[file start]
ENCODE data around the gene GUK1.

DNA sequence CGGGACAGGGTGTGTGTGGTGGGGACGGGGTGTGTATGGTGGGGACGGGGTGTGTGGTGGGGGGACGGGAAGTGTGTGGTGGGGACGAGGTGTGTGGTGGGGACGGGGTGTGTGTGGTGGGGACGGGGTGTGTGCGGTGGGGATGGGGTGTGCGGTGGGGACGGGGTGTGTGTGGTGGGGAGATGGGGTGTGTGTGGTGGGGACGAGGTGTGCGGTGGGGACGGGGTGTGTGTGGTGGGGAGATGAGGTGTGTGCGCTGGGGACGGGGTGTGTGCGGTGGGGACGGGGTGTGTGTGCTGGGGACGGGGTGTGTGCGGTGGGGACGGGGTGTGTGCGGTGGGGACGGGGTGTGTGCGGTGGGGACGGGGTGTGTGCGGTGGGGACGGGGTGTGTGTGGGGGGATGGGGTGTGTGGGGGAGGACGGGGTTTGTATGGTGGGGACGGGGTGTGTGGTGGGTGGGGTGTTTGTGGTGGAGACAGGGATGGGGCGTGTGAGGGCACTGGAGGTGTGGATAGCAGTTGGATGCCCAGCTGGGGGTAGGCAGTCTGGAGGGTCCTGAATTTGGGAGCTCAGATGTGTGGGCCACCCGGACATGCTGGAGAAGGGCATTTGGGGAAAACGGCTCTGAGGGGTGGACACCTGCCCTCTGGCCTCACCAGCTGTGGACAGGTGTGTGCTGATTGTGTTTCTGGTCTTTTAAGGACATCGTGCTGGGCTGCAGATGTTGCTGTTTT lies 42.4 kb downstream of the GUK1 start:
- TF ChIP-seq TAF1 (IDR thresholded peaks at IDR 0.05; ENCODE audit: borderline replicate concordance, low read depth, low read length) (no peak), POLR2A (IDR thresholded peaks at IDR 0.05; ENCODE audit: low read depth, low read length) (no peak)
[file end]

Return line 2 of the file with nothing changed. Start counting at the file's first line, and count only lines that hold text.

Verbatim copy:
DNA sequence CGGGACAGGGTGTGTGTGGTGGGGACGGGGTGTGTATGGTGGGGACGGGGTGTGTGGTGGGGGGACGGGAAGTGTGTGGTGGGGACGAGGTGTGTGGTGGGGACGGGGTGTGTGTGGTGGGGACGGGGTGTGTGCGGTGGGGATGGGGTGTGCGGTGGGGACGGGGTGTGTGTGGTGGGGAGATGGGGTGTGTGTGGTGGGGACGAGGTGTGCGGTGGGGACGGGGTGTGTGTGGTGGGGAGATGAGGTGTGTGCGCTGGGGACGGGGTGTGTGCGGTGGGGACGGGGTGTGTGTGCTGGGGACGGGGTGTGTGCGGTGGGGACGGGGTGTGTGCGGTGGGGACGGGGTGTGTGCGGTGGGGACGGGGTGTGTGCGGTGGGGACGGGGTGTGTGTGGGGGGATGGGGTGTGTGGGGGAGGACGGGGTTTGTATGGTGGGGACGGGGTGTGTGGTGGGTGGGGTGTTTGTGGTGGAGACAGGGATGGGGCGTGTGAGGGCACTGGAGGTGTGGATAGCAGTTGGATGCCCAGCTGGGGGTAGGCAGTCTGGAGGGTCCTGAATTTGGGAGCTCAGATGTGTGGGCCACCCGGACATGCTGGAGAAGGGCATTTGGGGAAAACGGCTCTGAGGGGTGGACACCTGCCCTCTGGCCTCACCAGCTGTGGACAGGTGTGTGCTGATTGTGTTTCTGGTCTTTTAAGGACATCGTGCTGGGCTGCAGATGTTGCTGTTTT lies 42.4 kb downstream of the GUK1 start: